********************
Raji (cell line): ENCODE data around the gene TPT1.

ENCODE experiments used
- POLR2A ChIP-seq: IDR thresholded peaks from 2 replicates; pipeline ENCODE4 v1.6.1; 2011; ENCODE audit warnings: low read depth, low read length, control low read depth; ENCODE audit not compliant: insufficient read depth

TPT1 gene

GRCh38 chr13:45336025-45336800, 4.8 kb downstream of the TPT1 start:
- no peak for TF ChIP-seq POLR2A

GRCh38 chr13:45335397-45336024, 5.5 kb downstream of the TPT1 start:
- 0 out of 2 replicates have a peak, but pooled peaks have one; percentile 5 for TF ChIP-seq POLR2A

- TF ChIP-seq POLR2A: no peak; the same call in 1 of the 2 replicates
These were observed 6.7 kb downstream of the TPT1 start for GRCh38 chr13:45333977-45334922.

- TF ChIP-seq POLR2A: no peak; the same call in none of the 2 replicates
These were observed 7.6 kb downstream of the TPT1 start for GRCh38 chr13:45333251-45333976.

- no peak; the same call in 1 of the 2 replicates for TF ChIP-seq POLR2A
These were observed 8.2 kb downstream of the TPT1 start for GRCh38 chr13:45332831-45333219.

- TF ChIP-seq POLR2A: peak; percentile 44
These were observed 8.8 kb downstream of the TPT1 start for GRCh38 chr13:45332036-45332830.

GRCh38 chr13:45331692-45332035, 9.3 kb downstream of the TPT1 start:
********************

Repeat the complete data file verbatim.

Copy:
Raji (cell line): ENCODE data around the gene TPT1.

ENCODE experiments used
- POLR2A ChIP-seq: IDR thresholded peaks from 2 replicates; pipeline ENCODE4 v1.6.1; 2011; ENCODE audit warnings: low read depth, low read length, control low read depth; ENCODE audit not compliant: insufficient read depth

TPT1 gene

GRCh38 chr13:45336025-45336800, 4.8 kb downstream of the TPT1 start:
- no peak for TF ChIP-seq POLR2A

GRCh38 chr13:45335397-45336024, 5.5 kb downstream of the TPT1 start:
- 0 out of 2 replicates have a peak, but pooled peaks have one; percentile 5 for TF ChIP-seq POLR2A

- TF ChIP-seq POLR2A: no peak; the same call in 1 of the 2 replicates
These were observed 6.7 kb downstream of the TPT1 start for GRCh38 chr13:45333977-45334922.

- TF ChIP-seq POLR2A: no peak; the same call in none of the 2 replicates
These were observed 7.6 kb downstream of the TPT1 start for GRCh38 chr13:45333251-45333976.

- no peak; the same call in 1 of the 2 replicates for TF ChIP-seq POLR2A
These were observed 8.2 kb downstream of the TPT1 start for GRCh38 chr13:45332831-45333219.

- TF ChIP-seq POLR2A: peak; percentile 44
These were observed 8.8 kb downstream of the TPT1 start for GRCh38 chr13:45332036-45332830.

GRCh38 chr13:45331692-45332035, 9.3 kb downstream of the TPT1 start: